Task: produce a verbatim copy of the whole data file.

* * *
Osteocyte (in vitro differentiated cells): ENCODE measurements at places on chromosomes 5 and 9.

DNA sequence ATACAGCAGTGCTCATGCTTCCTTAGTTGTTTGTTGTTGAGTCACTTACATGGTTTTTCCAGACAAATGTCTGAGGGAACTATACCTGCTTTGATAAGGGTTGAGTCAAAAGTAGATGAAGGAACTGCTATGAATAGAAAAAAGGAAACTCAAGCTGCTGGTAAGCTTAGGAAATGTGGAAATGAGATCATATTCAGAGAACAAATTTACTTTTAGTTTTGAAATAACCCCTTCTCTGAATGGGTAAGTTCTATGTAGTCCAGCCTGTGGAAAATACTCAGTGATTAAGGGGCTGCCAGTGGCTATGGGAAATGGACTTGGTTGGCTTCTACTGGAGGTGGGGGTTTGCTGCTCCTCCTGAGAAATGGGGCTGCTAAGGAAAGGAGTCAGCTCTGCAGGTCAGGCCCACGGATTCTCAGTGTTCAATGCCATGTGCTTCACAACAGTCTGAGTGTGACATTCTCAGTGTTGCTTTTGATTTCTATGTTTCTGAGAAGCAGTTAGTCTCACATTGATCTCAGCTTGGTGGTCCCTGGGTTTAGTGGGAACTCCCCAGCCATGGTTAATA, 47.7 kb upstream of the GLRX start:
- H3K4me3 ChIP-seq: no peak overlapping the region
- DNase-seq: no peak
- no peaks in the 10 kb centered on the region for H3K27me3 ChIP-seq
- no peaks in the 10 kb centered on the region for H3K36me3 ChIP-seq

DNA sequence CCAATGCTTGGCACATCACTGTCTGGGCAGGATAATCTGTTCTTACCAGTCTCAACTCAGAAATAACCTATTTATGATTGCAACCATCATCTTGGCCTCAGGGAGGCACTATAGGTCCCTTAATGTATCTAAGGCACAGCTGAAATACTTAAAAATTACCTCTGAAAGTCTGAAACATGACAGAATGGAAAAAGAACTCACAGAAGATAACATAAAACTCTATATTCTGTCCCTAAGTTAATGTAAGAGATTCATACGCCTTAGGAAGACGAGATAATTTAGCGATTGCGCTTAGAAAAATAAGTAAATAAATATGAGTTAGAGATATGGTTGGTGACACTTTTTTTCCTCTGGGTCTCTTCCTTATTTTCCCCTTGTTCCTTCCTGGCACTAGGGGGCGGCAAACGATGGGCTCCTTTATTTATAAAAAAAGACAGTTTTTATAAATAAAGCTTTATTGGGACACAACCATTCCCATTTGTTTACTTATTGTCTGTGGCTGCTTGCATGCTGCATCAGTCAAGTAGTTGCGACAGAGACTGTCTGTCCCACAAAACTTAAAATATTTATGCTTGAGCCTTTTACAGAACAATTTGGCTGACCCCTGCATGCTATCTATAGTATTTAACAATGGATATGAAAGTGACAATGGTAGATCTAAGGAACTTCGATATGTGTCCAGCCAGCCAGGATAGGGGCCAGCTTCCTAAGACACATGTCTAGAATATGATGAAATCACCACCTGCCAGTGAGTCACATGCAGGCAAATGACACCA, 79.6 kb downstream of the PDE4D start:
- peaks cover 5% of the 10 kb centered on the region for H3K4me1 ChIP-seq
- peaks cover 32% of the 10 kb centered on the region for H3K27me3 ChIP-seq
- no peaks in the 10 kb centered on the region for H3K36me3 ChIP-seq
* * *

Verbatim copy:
Osteocyte (in vitro differentiated cells): ENCODE measurements at places on chromosomes 5 and 9.

DNA sequence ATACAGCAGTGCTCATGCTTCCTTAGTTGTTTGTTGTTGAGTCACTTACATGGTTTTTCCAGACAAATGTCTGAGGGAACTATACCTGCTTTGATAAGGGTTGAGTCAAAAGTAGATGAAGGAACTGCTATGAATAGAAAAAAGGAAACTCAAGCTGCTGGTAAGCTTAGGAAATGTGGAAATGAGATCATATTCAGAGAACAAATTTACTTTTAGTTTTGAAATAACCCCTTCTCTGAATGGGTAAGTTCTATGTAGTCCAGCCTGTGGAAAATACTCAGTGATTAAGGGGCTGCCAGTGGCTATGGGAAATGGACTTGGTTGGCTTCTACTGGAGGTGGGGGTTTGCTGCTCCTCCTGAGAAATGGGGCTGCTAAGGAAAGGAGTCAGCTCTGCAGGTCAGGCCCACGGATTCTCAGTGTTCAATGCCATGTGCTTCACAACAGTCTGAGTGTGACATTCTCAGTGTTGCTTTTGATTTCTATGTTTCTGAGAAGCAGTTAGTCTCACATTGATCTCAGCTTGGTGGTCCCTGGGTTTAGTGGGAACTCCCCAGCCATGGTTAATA, 47.7 kb upstream of the GLRX start:
- H3K4me3 ChIP-seq: no peak overlapping the region
- DNase-seq: no peak
- no peaks in the 10 kb centered on the region for H3K27me3 ChIP-seq
- no peaks in the 10 kb centered on the region for H3K36me3 ChIP-seq

DNA sequence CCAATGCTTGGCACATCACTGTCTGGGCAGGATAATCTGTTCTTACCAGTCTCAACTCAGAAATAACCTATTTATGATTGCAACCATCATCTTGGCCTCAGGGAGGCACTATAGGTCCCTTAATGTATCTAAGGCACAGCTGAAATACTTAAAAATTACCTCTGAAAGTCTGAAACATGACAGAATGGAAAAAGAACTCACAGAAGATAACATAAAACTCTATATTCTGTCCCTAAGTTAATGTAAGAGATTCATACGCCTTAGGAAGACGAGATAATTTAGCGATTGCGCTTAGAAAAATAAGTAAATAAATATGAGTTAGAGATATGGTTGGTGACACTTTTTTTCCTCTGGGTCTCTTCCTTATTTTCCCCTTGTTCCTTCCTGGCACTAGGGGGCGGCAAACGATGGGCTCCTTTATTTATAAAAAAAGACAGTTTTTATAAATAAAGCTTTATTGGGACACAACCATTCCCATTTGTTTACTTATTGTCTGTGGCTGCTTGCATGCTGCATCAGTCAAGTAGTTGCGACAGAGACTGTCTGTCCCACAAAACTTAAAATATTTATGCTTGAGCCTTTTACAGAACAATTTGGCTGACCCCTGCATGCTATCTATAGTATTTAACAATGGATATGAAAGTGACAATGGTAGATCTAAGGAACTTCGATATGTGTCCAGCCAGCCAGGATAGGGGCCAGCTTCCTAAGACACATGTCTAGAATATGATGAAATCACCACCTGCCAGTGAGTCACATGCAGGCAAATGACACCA, 79.6 kb downstream of the PDE4D start:
- peaks cover 5% of the 10 kb centered on the region for H3K4me1 ChIP-seq
- peaks cover 32% of the 10 kb centered on the region for H3K27me3 ChIP-seq
- no peaks in the 10 kb centered on the region for H3K36me3 ChIP-seq